Three instruments are typically used to measure noise levels: the sound level meter (SLM), the octave-band analyzer (OBA), and the noise dosimeter [48] (Table 1). Such instruments are generally expensive, ranging from $300-5000, depending on the model and desired capabilities. Additional equipment such as calibrators, protective cases, etc. adds to the overall cost. There can also be a large amount of data to store and analyze when datalogging measurements are made over long time periods on many participants.
Several researchers are working to add noise monitoring capability to portable real time air monitoring stations that measure a number of air contaminants simultaneously over time. One has placed an electret microphone in their monitor to record peak dBA (Weisel, C.P, personal communication, July 22, 2013). Another has proposed a study to develop, fabricate, and field test a sound measurement system for use in home environments, ideally connecting this to their remote sensing real time air monitor (Dearborn, D.G., personal communication, March 22, 2012). These instruments may lack portability required for averaging noise exposures over many locations and also must address how internal noise from the air monitor pump will be corrected, especially if the microphone is built into the monitor.
While the term ‘noise’ commonly connotes loudness, perhaps of even more interest is ‘sound clutter,’ the mixture of sound character regardless of amplitude. The question is how specific sounds (e.g., parental yelling), or combination of sounds, impact the cognitive neurodevelopment of the young child. Technically this would require a time/frequency characterization of the ‘noise’ in the context of both time domain and frequency domain patterns. Often times, spectral content from various sources of sound overlap and it is difficult to separate them with frequency deconvolution alone. One approach is to develop a baseline for the home so as to identify and categorize the various sources of sound both individually and collectively. Background, outside sounds would be contrasted with indoor sounds which would include electronic (TV, radio) sources and voices (child vs parent vs siblings, etc). Collection of such data presents a significant analytical and sound characterization challenge.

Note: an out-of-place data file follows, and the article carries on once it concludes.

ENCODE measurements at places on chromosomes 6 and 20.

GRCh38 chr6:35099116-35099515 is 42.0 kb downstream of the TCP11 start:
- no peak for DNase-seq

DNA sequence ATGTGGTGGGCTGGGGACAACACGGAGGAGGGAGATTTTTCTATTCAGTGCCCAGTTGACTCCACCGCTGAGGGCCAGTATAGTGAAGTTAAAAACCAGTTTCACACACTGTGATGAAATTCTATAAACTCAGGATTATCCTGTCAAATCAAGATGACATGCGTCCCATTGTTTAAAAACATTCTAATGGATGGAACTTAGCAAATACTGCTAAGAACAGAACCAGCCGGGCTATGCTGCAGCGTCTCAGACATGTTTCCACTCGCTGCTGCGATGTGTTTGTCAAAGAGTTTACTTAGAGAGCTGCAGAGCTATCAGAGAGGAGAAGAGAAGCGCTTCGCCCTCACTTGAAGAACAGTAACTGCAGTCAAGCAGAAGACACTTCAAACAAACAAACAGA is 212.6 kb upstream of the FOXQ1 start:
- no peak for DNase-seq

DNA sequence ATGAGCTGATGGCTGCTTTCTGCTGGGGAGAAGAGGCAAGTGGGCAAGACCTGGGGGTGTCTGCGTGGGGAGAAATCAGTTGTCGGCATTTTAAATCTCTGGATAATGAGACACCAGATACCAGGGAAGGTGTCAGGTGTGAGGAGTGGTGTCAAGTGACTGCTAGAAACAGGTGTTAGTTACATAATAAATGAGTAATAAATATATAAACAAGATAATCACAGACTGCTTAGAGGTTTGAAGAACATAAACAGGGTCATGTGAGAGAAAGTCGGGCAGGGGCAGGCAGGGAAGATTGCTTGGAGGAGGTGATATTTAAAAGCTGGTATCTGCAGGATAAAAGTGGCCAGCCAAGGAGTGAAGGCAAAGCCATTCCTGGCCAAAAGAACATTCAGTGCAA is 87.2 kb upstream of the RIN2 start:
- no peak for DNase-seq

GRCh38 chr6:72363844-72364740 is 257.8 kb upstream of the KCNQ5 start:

A new category of noise measurement devices are computer applications (apps) that can be installed on a smartphone or other portable device and are inexpensive (free to $30). The built-in microphones in portable devices exhibit a remarkably flat frequency response, making them suitable for basic sound level measurements. Given that cell phones are ubiquitous and their use among younger children is on the rise, there is great potential for participants to do their own data collection in their varied listening environments. However, there are a number of issues to address before they may be used in a study such as the NCS. Such apps have generally not been tested against more sophisticated instruments, but a few technical limitations anticipated with the available phone apps and devices include restricted frequency ranges and inability to quantify very loud (100 + dBA) and very quiet sounds (below 20-30 dBA). If noise levels are measured on a continual basis over a long period, the phone battery may discharge quickly, requiring either additional batteries or external power. In addition, smartphone technology poses a number of study operational challenges such as the feasibility, acceptability and cost of deployment of the device to participants, and ensuring compliance with study protocols. Data collection and transmission requirements, storage and transmission of potentially large data files, and data security must all be considered, especially in light of participant privacy issues. Some of these issues are being investigated, e.g., Kardous and Shaw [49] have recently shown reasonably good measurement accuracy of selected apps for use in occupational noise measurements.